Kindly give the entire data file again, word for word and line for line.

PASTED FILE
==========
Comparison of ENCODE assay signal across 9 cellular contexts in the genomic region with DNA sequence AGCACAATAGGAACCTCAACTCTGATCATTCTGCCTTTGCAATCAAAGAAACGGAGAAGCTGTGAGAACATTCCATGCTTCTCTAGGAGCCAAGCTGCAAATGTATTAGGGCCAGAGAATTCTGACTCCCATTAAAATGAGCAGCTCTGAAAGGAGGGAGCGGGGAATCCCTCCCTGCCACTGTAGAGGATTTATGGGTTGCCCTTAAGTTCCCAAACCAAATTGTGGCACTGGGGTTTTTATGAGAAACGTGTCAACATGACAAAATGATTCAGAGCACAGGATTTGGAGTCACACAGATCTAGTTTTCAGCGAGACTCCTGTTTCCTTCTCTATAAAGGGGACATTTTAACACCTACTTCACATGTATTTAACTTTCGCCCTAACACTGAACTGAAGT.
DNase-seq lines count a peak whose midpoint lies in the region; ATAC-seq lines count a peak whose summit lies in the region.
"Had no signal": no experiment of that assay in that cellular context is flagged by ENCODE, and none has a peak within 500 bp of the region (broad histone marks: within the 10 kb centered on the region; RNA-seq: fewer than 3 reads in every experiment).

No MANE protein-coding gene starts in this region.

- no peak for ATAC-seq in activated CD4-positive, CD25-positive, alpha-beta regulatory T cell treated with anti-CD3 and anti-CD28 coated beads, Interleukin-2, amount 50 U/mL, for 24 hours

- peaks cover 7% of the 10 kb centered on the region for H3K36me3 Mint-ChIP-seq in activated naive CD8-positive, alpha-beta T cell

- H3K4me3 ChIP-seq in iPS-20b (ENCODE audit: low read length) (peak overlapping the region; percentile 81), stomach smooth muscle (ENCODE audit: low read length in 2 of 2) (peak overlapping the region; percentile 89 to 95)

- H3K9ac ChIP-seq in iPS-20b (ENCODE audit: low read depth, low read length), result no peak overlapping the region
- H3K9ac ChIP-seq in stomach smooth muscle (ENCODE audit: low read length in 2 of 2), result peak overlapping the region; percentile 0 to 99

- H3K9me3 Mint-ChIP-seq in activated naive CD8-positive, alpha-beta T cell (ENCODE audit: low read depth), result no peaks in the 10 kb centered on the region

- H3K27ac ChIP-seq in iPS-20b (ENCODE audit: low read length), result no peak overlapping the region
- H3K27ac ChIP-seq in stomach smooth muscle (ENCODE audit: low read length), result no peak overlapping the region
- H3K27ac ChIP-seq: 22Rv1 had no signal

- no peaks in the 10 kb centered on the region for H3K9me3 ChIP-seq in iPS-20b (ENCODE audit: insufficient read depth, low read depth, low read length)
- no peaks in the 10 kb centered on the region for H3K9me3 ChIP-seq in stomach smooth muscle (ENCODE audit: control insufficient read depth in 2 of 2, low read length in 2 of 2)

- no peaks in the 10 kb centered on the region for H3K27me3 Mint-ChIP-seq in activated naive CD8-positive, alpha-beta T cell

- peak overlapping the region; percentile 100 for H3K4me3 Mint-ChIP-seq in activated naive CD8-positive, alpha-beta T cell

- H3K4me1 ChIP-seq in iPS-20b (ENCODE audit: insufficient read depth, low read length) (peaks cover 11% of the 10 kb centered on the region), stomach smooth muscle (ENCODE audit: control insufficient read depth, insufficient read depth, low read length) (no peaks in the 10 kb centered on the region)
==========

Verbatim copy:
Comparison of ENCODE assay signal across 9 cellular contexts in the genomic region with DNA sequence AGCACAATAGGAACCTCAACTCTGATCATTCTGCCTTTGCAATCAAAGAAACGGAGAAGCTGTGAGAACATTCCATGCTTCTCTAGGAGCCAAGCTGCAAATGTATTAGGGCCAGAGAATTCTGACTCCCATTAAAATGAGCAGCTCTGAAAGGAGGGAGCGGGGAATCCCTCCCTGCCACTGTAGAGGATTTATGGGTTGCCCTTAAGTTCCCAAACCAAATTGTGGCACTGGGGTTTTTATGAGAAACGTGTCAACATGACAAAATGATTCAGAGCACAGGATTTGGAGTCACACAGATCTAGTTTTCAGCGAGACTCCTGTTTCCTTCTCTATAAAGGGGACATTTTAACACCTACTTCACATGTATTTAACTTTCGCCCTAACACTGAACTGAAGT.
DNase-seq lines count a peak whose midpoint lies in the region; ATAC-seq lines count a peak whose summit lies in the region.
"Had no signal": no experiment of that assay in that cellular context is flagged by ENCODE, and none has a peak within 500 bp of the region (broad histone marks: within the 10 kb centered on the region; RNA-seq: fewer than 3 reads in every experiment).

No MANE protein-coding gene starts in this region.

- no peak for ATAC-seq in activated CD4-positive, CD25-positive, alpha-beta regulatory T cell treated with anti-CD3 and anti-CD28 coated beads, Interleukin-2, amount 50 U/mL, for 24 hours

- peaks cover 7% of the 10 kb centered on the region for H3K36me3 Mint-ChIP-seq in activated naive CD8-positive, alpha-beta T cell

- H3K4me3 ChIP-seq in iPS-20b (ENCODE audit: low read length) (peak overlapping the region; percentile 81), stomach smooth muscle (ENCODE audit: low read length in 2 of 2) (peak overlapping the region; percentile 89 to 95)

- H3K9ac ChIP-seq in iPS-20b (ENCODE audit: low read depth, low read length), result no peak overlapping the region
- H3K9ac ChIP-seq in stomach smooth muscle (ENCODE audit: low read length in 2 of 2), result peak overlapping the region; percentile 0 to 99

- H3K9me3 Mint-ChIP-seq in activated naive CD8-positive, alpha-beta T cell (ENCODE audit: low read depth), result no peaks in the 10 kb centered on the region

- H3K27ac ChIP-seq in iPS-20b (ENCODE audit: low read length), result no peak overlapping the region
- H3K27ac ChIP-seq in stomach smooth muscle (ENCODE audit: low read length), result no peak overlapping the region
- H3K27ac ChIP-seq: 22Rv1 had no signal

- no peaks in the 10 kb centered on the region for H3K9me3 ChIP-seq in iPS-20b (ENCODE audit: insufficient read depth, low read depth, low read length)
- no peaks in the 10 kb centered on the region for H3K9me3 ChIP-seq in stomach smooth muscle (ENCODE audit: control insufficient read depth in 2 of 2, low read length in 2 of 2)

- no peaks in the 10 kb centered on the region for H3K27me3 Mint-ChIP-seq in activated naive CD8-positive, alpha-beta T cell

- peak overlapping the region; percentile 100 for H3K4me3 Mint-ChIP-seq in activated naive CD8-positive, alpha-beta T cell

- H3K4me1 ChIP-seq in iPS-20b (ENCODE audit: insufficient read depth, low read length) (peaks cover 11% of the 10 kb centered on the region), stomach smooth muscle (ENCODE audit: control insufficient read depth, insufficient read depth, low read length) (no peaks in the 10 kb centered on the region)